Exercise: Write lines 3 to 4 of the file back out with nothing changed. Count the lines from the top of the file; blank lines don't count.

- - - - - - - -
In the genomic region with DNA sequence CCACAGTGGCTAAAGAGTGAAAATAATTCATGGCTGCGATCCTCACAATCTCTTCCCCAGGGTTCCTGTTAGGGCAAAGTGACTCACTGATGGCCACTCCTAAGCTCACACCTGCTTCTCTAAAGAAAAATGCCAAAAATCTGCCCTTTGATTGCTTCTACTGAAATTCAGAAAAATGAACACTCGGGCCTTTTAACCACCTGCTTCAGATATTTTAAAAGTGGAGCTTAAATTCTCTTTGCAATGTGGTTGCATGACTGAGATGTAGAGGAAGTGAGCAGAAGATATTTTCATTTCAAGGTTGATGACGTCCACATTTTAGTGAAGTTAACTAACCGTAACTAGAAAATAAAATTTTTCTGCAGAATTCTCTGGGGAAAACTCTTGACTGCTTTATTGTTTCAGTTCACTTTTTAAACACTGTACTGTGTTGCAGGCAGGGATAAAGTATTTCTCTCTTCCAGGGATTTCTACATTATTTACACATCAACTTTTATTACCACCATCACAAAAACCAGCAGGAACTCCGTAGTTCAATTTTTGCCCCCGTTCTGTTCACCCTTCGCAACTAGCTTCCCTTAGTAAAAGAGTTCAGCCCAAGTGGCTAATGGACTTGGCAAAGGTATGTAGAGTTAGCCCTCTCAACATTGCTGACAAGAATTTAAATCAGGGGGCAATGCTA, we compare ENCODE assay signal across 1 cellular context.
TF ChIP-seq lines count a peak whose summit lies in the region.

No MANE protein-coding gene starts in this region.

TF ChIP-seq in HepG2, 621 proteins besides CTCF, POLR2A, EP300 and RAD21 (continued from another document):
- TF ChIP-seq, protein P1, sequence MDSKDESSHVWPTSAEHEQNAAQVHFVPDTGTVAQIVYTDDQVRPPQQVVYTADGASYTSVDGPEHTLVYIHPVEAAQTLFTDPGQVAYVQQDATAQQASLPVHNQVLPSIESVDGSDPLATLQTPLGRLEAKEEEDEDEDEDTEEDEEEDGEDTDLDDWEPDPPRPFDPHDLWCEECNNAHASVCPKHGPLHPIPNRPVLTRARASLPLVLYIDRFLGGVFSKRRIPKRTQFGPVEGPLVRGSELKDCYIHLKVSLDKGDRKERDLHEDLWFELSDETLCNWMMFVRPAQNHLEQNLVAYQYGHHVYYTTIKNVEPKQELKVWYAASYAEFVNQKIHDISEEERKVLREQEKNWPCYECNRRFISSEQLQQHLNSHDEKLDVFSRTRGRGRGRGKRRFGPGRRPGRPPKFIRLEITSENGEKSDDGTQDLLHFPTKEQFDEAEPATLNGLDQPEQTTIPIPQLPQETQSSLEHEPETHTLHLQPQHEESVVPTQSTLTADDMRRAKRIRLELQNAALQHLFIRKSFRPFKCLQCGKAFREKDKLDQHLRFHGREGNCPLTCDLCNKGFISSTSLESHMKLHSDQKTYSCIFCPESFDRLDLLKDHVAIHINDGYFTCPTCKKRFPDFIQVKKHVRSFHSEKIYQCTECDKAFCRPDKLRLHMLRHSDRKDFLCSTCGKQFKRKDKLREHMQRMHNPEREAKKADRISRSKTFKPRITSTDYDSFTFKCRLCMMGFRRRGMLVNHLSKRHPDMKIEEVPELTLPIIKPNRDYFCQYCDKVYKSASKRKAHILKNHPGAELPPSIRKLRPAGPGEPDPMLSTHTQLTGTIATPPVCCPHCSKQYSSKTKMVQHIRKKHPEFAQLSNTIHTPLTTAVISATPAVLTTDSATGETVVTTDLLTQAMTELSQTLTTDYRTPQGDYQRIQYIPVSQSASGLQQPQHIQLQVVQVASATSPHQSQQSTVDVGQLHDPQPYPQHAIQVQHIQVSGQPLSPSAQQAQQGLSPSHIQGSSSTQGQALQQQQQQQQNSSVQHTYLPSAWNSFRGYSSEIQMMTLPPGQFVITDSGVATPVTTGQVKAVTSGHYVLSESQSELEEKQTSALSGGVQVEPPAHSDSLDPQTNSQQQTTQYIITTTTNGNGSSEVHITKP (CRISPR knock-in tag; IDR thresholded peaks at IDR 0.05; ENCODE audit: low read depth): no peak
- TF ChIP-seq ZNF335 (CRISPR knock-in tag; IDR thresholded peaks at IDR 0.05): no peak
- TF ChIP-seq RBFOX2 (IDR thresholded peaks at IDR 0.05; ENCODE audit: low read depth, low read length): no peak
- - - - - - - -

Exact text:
No MANE protein-coding gene starts in this region.

TF ChIP-seq in HepG2, 621 proteins besides CTCF, POLR2A, EP300 and RAD21 (continued from another document):